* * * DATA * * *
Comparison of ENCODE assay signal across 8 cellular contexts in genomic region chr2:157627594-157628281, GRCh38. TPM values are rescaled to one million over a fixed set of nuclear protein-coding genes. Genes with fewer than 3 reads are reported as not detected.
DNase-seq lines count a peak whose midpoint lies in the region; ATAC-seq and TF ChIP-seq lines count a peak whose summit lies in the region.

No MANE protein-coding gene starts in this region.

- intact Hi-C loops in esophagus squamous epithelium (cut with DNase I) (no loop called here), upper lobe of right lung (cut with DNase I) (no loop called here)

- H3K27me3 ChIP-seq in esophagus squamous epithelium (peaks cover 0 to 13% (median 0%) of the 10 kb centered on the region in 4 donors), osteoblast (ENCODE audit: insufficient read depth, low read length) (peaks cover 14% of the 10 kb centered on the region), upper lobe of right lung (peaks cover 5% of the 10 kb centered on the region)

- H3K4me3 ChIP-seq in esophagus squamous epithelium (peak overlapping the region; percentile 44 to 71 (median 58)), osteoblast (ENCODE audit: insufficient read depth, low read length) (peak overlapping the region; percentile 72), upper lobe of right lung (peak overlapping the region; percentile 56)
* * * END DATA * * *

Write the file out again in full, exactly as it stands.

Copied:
Comparison of ENCODE assay signal across 8 cellular contexts in genomic region chr2:157627594-157628281, GRCh38. TPM values are rescaled to one million over a fixed set of nuclear protein-coding genes. Genes with fewer than 3 reads are reported as not detected.
DNase-seq lines count a peak whose midpoint lies in the region; ATAC-seq and TF ChIP-seq lines count a peak whose summit lies in the region.

No MANE protein-coding gene starts in this region.

- intact Hi-C loops in esophagus squamous epithelium (cut with DNase I) (no loop called here), upper lobe of right lung (cut with DNase I) (no loop called here)

- H3K27me3 ChIP-seq in esophagus squamous epithelium (peaks cover 0 to 13% (median 0%) of the 10 kb centered on the region in 4 donors), osteoblast (ENCODE audit: insufficient read depth, low read length) (peaks cover 14% of the 10 kb centered on the region), upper lobe of right lung (peaks cover 5% of the 10 kb centered on the region)

- H3K4me3 ChIP-seq in esophagus squamous epithelium (peak overlapping the region; percentile 44 to 71 (median 58)), osteoblast (ENCODE audit: insufficient read depth, low read length) (peak overlapping the region; percentile 72), upper lobe of right lung (peak overlapping the region; percentile 56)